The Banff Mountain Film World Tour 2016 is screening in South Africa from 21 to 29 October 2016. Presented by Cape Union Mart, and sponsored by Deuter, LED Lenser, GoPro and K-Way, this festival of mountain culture screens at selected Ster Kinekors around South Africa. For more information and to buy tickets check out www.banff.co.za.
View the trailer here:
Queen of Katwe is a Disney film directed by Mira Nair and based on a true story. The “Disney” logo at the beginning of the film conjured up for me images of a sentimental, happy-ending movie that might potentially slant the “truth” to satisfy its western audience. Well, I certainly did shed some tears. And I felt happy afterwards. And, yes, I am a western audience. But I also think Mira Nair did well to bring to the screen this small, true story about, of all things, the pleasures of chess.
Queen of Katwe revolves around a struggling family in Uganda, a man who works as mentor to underprivileged children, and the surprising rise of one young girl to chess prodigy. Phiona Mutesi (Madina Nalwanga) and her siblings struggle to survive in the Ugandan city of Katwe. Their mother (Lupita Nyong’o) is a hard-working, no-nonsense, principled woman who teaches her children responsibility and self-pride in the face of great hardship. While selling corn on the chaotic streets of Katwe one day, Phiona follows some other children to a room where “coach” Robert Katende (David Oyelowo) is teaching chess. Poorer than even the poor children in the room, Phiona has no education and yet takes to the game with a natural talent.
The strategies and thought processes that go into the game of chess become a picture in the film for how the players should deal with life. And vice versa; coach Katende actually uses his pupils’ difficult lives to spur them on at play. Coach himself sacrifices his own career as an engineer to mentor the children. This aspect of the story certainly seems credible if the notes and appearance of the real characters at the end of the film are anything to go by.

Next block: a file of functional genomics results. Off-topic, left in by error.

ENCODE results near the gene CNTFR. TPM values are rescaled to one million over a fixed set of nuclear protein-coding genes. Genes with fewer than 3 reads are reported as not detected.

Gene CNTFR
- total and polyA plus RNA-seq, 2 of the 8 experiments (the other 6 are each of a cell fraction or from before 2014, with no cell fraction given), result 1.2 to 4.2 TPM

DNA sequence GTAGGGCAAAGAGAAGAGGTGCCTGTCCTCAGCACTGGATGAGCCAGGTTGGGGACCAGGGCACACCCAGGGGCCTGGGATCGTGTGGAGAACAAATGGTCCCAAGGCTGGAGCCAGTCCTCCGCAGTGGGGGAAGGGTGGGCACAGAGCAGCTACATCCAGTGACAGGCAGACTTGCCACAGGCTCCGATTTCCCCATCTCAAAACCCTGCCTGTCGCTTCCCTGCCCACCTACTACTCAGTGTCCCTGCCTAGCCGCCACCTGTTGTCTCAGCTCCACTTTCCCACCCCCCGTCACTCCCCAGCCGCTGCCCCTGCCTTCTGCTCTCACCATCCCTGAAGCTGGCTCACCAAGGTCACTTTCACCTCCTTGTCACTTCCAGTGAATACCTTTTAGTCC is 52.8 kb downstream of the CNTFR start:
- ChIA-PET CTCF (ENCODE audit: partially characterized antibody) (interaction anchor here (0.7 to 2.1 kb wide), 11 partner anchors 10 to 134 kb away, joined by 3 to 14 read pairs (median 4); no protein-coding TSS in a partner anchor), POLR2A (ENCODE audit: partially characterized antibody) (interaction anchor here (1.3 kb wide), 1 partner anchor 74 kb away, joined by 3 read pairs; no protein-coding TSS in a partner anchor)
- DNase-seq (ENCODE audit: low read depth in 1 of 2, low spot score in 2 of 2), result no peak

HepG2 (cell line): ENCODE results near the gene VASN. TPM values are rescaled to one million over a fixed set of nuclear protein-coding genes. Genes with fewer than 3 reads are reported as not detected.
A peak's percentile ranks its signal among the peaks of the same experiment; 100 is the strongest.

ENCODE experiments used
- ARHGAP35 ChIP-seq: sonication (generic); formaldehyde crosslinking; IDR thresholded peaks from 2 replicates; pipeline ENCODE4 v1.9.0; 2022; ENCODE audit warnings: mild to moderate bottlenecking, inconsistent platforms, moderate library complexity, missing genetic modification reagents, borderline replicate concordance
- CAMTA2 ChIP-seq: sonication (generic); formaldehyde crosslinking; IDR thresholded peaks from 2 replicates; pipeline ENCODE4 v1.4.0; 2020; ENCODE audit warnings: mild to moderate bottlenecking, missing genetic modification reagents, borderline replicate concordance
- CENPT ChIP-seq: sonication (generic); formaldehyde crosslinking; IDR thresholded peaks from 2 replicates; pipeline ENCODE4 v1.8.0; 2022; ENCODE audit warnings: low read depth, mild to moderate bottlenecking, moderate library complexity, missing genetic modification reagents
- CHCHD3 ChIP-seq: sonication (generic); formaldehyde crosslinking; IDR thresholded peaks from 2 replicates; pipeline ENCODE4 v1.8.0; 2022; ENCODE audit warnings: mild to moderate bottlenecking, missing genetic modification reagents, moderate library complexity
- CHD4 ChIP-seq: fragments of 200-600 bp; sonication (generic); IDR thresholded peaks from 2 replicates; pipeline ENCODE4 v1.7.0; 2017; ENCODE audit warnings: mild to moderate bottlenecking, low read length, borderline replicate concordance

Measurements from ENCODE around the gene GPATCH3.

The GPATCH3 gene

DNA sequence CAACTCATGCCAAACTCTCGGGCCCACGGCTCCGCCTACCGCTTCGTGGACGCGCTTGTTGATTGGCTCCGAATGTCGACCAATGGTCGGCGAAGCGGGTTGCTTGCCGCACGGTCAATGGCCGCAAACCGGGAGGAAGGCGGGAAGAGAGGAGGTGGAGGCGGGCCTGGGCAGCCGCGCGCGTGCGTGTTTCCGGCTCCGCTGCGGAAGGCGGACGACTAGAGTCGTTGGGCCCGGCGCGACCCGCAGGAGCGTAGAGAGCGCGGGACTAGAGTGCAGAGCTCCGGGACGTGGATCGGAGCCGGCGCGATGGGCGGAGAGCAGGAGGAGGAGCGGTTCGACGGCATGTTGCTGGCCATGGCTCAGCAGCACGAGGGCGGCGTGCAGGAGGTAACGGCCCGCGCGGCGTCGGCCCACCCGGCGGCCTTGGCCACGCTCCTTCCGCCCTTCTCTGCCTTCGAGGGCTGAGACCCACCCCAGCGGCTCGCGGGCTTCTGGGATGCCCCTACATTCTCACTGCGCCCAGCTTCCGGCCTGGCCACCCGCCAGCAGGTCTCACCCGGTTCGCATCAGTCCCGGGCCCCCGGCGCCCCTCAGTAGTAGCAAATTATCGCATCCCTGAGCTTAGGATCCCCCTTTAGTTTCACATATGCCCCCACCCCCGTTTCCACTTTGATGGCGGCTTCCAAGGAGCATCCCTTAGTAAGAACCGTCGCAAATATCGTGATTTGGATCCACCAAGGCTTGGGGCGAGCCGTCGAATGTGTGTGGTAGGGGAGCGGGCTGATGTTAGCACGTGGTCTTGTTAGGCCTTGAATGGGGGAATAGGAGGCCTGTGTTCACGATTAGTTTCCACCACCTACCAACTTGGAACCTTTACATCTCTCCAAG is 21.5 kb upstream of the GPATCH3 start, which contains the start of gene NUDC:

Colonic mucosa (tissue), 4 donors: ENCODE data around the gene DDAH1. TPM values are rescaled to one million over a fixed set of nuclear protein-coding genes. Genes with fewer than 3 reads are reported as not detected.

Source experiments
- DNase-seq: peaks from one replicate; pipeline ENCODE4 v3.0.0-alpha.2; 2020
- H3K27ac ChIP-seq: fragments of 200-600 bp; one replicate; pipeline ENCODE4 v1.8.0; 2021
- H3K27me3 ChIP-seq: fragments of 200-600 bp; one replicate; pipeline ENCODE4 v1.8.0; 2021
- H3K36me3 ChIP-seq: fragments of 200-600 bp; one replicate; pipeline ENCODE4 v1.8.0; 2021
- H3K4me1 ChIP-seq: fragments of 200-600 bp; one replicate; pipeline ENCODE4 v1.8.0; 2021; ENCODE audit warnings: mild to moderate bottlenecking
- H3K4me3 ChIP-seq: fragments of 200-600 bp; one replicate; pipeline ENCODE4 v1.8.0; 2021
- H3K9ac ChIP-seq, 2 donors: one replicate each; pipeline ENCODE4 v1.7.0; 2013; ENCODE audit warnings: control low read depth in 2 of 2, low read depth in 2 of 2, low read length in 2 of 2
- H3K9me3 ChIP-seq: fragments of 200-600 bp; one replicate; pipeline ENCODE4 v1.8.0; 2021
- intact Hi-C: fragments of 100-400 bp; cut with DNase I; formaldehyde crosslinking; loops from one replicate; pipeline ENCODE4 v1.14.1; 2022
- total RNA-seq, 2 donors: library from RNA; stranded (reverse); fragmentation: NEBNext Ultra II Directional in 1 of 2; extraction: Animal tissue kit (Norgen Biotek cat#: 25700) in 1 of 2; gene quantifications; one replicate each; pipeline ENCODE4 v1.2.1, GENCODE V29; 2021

Lupita Nyong’o is particularly good in her role as mother and some of the children’s parts are delightful to watch. A drawback to the film is its use of the English language with “Ugandan” accents. If it had been filmed in a local language with English subtitles I think it would have seemed more authentic and reached the right audience. Despite this, I enjoyed the unique chess aspect of Queen of Katwe, and how it became an unusual highlight in the lives of struggling people.
Queen of Katwe, which was filmed in South Africa, opens in SA at Ster Kinekor theatres on 14 October 2016.
André Rieu’s 2016 Maastricht Concert is a real must for classical music lovers. Make sure you see this uplifting concert this weekend at Cinema Nouveau in SA. It’s full of songs you’ll recognise and sing along to. The setting in Maastricht, Holland, is lovely to see, orchestra members show some character outside of their instruments, and footage of the audience is suitably romantic and happy. The three hours (which includes a 15-minute interval) of CinemaLive’s presentation will simply fly. I loved it.
André Rieu’s 2016 Maastricht Concert is on at Cinema Nouveau countrywide on 15 October at 7.45pm and 16 October at 2.30pm.
To view the trailer, click here: http://bit.ly/2dOTCsE.
For booking information visit www.cinemanouveau.co.za. Or contact Ticketline on 0861 Movies (668 437).
This children’s movie, which opened in South Africa on Friday 7 October, carries an age restriction of 10. Parents should consider this a good guideline as younger children would certainly be frightened of the story’s long-legged monsters that pluck out people’s eyes, most especially those of children…